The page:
Jury selection underway in eight-year-old FELA case

Steve Gonzalez Nov. 13, 2008, 2:18am


Madison County Circuit Judge Daniel Stack has started picking a panel of 12 jurors for a week long Federal Employers' Liability Act (FELA) trial.

The plaintiff, Granite City resident Charles Moore, filed the suit against Granite City Steel, Norfolk Southern Railway and Luria Brothers in 2000, alleging his left leg was traumatically amputated while working for Granite City Steel on Dec. 31, 1998.

Moore claims he was attempting to open a defective, frozen drawbar and coupling mechanism on a locomotive derrick crane, when a railroad car that had its handbrakes removed rolled down an inclined track crushing him between the crane and railroad car.

At trial, Moore will attempt to prove the defendants failed to provide him a safe place to work, required him to work with a defective locomotive derrick crane and failed to repair, service or maintain the frozen drawbar, knuckle and coupling mechanism.

Moore also will present evidence that the defendants provided and required him to work with defective, worn out and disrepaired equipment and appliances, removed the handbrake and braking system on the railroad car, required him to work on an inclined surface when the railroad cars did not have brakes and failed to provide him with proper equipment to perform his tasks.

Moore claims his injuries caused and still continue to cause pain and suffering, lost wages and medical expenses.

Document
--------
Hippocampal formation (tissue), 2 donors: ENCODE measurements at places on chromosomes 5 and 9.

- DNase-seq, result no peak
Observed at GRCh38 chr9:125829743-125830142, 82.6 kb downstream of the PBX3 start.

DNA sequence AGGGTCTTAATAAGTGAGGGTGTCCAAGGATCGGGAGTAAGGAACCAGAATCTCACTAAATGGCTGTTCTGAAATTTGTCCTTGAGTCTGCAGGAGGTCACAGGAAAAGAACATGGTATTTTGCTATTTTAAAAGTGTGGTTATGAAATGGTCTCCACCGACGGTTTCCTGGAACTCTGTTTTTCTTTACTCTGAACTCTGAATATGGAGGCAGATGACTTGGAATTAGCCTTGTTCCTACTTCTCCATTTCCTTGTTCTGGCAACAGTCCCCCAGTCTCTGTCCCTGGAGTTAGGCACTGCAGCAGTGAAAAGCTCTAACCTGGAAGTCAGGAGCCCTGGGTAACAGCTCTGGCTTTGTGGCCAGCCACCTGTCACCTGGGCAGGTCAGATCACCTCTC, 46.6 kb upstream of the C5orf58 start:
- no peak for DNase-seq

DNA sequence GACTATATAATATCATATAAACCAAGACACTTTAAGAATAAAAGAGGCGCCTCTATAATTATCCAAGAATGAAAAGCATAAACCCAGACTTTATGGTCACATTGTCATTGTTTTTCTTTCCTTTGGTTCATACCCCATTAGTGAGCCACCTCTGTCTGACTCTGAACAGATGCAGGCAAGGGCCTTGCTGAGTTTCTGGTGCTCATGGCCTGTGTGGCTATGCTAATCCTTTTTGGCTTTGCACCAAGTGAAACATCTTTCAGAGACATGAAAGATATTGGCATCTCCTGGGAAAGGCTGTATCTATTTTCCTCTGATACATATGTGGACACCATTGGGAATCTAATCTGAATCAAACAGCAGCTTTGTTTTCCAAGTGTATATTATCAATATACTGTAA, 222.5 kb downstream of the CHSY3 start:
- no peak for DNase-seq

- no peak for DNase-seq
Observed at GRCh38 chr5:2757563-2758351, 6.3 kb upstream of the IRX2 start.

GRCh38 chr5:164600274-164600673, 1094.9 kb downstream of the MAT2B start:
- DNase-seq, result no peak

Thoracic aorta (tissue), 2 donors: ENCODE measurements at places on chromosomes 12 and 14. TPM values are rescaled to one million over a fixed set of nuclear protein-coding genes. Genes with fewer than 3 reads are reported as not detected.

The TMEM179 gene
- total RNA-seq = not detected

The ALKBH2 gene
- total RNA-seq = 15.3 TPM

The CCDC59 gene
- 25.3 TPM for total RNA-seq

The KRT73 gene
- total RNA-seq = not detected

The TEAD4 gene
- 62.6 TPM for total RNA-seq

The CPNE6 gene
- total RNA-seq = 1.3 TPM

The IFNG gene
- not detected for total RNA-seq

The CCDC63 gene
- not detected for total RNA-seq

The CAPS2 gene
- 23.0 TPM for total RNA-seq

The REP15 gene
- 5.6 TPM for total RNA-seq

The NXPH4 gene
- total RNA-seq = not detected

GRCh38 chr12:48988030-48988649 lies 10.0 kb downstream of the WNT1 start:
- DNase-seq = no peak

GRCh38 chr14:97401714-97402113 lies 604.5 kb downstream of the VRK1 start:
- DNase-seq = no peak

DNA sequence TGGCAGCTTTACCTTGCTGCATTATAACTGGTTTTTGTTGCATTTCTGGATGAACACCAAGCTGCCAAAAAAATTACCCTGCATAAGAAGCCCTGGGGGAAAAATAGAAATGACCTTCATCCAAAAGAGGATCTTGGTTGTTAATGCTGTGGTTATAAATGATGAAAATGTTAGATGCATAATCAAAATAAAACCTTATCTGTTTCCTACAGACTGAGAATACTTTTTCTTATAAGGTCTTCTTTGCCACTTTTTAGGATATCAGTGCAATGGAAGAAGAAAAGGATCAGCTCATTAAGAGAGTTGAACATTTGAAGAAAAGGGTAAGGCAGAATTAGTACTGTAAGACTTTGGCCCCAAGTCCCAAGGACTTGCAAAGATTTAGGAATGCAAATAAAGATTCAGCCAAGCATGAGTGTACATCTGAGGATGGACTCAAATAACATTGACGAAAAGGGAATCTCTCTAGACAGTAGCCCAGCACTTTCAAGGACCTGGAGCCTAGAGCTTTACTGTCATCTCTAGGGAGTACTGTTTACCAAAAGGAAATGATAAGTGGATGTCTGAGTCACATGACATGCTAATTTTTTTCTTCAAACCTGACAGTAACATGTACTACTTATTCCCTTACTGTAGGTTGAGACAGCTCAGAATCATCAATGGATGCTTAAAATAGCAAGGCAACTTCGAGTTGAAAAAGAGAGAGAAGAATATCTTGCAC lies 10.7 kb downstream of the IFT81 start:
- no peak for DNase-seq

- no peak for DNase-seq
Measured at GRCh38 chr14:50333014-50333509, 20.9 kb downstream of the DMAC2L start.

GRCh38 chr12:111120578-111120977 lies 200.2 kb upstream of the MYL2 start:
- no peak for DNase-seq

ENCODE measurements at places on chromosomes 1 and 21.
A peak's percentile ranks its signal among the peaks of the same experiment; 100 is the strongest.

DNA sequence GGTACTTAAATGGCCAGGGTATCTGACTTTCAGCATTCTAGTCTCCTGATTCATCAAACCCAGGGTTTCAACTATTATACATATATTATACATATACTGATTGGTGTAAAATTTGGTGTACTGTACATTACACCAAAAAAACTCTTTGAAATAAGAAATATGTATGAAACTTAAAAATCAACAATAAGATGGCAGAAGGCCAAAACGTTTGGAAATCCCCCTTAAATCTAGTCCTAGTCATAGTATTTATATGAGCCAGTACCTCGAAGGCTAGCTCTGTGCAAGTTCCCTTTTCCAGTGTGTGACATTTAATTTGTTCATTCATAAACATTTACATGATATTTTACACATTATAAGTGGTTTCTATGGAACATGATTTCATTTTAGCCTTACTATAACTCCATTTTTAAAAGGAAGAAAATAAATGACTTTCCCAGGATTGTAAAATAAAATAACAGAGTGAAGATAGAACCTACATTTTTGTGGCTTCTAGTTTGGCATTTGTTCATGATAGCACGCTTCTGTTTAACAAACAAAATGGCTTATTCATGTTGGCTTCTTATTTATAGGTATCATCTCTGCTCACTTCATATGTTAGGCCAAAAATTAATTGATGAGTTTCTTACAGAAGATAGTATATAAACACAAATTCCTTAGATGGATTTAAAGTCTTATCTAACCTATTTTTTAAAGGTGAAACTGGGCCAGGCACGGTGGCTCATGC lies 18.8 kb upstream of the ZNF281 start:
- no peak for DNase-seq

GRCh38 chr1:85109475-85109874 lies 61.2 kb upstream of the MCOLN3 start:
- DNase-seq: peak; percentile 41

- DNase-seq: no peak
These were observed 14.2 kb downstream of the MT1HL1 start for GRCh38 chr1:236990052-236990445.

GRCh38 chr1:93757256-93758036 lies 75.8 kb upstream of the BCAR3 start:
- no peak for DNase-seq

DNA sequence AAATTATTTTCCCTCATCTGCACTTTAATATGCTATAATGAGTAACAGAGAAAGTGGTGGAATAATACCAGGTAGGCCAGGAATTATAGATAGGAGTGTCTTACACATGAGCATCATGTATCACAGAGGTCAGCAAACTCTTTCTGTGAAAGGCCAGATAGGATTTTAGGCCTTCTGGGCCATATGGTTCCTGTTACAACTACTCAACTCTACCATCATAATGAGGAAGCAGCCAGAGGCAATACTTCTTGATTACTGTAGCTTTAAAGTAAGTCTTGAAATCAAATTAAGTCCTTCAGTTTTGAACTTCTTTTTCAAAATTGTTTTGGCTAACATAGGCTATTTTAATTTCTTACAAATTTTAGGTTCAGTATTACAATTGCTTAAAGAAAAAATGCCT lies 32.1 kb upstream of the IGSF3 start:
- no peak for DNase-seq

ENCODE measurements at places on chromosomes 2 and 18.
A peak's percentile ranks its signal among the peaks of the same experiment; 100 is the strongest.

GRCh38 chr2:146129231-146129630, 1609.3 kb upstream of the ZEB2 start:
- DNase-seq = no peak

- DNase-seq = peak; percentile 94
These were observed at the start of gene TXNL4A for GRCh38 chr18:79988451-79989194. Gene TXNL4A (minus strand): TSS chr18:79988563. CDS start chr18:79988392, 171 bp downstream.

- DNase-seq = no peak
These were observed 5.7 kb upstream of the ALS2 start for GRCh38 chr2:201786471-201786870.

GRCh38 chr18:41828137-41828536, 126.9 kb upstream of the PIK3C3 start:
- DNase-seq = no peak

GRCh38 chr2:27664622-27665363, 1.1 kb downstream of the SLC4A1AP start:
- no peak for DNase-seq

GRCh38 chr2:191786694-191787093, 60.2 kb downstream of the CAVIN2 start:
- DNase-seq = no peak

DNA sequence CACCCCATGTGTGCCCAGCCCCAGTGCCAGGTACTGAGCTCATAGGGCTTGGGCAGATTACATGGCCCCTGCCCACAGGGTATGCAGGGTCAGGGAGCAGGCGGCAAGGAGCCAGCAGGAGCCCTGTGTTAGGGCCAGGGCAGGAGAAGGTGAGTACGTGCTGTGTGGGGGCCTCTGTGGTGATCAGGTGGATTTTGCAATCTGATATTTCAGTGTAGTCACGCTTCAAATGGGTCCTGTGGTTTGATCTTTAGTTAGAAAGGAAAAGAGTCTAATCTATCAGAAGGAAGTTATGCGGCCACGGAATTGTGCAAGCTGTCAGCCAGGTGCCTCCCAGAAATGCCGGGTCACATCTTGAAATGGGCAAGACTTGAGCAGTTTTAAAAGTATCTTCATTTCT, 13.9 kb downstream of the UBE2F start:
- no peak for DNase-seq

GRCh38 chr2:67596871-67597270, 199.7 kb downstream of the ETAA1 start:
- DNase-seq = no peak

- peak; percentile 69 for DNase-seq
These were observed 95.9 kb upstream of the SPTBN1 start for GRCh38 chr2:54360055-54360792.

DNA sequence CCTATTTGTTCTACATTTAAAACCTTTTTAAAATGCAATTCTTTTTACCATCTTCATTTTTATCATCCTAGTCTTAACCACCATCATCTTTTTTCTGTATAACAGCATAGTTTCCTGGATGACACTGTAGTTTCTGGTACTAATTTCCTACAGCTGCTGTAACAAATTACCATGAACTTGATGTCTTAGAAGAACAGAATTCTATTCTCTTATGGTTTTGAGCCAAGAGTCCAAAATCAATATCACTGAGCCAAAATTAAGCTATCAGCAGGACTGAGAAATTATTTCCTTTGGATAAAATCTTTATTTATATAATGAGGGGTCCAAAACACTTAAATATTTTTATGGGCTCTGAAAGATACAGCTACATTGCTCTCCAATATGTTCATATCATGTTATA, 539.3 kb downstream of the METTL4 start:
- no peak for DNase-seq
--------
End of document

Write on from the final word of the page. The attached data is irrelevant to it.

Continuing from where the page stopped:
Moore's wife, Peggy Moore, will testify she has been damaged because she has suffered a loss of consortium in that she has been deprived of her husband's society, companionship and conjugal relationship.

Granite City Steel reached a confidential settlement with Moore prior to the trial.

Norfolk Southern will argue Moore's own conduct was the sole and proximate cause of the injuries he sustained.

According to court records, the railroad will present evidence that Moore failed to follow Granite City Steel safety rules and regulations, failed to ensure that the wood used to brake the railroad car was sufficient and adequate to do the job and placed himself in a position of danger by stepping in between the rails to attempt to move the allegedly frozen drawbar.

Norfolk also will argue Moore turned his back on a piece of rail equipment without having a spotter to ensure he had adequate warning if it began to move and failed to alert his supervisor that the railcar did not have handbrakes.

In addition, Norfolk will argue Moore is not attempting to find new employment or governmental or private rehabilitation.

Norfolk is represented by Charles Swartwout and Andrew Corkery of Belleville.

The Moores are represented by John Kujawski of O'Fallon.

They are seeking a judgment in excess of $800,000.

The trial is expected to last until Nov. 21.

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